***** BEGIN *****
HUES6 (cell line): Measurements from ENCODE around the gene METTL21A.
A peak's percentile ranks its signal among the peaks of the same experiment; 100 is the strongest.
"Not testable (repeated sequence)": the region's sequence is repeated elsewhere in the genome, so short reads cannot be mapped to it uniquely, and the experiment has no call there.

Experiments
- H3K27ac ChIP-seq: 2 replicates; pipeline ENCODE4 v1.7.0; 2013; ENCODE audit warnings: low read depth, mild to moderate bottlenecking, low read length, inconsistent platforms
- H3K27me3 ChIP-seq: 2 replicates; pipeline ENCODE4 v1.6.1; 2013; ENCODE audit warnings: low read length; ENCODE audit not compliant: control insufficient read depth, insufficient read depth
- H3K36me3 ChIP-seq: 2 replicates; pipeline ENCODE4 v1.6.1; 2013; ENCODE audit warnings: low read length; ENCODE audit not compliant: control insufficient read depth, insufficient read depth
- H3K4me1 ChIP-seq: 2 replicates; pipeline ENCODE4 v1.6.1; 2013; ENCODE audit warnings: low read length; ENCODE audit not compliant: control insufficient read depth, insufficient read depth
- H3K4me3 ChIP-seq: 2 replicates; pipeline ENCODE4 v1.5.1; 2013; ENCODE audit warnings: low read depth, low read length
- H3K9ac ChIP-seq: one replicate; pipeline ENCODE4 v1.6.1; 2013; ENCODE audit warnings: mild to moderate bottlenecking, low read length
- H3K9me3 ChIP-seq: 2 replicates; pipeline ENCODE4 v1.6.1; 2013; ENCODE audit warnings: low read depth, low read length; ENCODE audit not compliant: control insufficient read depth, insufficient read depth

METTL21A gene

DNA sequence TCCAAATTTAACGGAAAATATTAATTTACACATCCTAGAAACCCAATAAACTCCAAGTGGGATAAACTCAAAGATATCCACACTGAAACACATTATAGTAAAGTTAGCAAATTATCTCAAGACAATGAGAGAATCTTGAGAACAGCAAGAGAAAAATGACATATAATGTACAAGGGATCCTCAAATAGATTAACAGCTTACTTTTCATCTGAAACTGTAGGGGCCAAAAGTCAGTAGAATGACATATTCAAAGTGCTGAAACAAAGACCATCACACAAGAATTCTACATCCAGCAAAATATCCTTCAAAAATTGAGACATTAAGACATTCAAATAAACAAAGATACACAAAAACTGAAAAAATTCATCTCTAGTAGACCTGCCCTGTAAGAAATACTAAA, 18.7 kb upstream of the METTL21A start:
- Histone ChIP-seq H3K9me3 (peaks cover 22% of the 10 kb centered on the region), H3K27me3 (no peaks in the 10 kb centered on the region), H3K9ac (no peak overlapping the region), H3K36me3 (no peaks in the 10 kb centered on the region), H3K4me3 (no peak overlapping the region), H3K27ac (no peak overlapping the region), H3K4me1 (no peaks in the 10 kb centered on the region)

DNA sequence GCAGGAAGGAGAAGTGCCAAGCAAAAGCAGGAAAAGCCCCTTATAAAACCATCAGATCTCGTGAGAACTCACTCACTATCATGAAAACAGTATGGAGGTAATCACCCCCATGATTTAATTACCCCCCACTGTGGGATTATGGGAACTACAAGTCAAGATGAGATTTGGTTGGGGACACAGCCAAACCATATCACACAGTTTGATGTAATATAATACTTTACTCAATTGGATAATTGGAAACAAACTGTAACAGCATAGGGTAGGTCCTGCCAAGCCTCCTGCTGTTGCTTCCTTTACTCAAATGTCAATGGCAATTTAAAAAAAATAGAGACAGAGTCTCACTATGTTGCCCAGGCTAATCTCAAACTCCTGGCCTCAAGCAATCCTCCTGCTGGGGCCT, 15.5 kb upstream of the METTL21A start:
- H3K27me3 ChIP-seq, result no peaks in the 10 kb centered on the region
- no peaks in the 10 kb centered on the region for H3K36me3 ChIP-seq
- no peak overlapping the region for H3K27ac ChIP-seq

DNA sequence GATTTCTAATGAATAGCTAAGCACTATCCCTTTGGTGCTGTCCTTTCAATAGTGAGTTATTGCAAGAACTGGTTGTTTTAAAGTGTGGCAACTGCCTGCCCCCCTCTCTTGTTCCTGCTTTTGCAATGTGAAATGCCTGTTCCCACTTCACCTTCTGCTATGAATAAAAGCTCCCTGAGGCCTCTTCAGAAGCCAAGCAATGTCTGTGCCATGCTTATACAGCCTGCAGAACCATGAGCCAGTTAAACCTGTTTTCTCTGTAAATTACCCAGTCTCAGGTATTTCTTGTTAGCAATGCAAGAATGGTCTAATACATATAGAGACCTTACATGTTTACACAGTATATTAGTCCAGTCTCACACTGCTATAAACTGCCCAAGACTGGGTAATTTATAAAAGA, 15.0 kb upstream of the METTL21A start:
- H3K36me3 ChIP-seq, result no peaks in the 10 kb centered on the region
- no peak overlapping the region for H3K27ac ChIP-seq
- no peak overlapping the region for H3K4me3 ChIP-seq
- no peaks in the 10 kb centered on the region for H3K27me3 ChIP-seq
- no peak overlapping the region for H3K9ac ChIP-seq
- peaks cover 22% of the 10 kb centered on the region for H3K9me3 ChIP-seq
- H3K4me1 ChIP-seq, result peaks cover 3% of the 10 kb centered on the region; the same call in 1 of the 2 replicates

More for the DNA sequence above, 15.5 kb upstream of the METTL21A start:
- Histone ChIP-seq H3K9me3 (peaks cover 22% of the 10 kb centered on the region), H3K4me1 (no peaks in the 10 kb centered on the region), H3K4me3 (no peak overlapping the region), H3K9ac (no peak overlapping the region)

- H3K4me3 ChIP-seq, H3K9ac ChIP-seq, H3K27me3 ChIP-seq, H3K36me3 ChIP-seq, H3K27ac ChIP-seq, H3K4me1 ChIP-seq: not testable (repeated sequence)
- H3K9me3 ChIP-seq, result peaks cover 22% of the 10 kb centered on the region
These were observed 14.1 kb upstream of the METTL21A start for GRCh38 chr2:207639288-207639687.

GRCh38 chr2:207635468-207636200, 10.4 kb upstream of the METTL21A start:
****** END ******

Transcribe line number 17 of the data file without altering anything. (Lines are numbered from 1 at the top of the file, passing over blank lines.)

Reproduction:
- no peaks in the 10 kb centered on the region for H3K36me3 ChIP-seq